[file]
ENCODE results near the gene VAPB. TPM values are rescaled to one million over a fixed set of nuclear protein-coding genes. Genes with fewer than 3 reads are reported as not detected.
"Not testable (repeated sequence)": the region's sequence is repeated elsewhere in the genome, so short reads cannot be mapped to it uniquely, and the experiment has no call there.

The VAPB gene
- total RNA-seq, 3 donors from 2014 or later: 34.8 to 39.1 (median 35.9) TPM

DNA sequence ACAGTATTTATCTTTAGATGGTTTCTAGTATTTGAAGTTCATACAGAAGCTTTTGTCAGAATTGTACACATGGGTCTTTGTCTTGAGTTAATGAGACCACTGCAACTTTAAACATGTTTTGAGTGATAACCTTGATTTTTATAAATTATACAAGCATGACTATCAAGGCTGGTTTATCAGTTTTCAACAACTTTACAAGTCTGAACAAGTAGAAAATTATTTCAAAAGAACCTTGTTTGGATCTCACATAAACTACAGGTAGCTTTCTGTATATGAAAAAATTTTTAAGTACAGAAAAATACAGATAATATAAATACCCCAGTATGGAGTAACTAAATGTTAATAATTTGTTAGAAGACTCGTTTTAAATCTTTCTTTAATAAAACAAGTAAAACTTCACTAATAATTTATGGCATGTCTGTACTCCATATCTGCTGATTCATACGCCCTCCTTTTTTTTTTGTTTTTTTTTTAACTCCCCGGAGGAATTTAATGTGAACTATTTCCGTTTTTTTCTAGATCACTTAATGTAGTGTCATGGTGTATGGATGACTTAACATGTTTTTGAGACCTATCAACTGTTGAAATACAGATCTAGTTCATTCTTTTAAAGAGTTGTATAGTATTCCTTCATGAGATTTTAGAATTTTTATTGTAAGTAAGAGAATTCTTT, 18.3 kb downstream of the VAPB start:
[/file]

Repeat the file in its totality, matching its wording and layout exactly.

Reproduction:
ENCODE results near the gene VAPB. TPM values are rescaled to one million over a fixed set of nuclear protein-coding genes. Genes with fewer than 3 reads are reported as not detected.
"Not testable (repeated sequence)": the region's sequence is repeated elsewhere in the genome, so short reads cannot be mapped to it uniquely, and the experiment has no call there.

The VAPB gene
- total RNA-seq, 3 donors from 2014 or later: 34.8 to 39.1 (median 35.9) TPM

DNA sequence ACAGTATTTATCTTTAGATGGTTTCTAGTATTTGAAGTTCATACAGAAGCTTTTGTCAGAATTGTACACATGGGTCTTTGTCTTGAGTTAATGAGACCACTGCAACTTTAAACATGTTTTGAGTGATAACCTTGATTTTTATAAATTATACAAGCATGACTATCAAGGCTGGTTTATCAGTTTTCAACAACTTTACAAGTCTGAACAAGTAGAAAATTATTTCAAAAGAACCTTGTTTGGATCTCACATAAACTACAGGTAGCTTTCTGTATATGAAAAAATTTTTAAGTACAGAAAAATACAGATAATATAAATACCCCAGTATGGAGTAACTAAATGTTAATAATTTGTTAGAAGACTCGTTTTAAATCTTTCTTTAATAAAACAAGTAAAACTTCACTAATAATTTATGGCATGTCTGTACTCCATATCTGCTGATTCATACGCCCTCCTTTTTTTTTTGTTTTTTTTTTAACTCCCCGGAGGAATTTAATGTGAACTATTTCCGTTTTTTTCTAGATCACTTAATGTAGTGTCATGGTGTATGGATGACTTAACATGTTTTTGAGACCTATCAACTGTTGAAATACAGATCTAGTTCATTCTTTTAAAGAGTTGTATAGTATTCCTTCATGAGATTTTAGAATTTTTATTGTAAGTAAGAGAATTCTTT, 18.3 kb downstream of the VAPB start: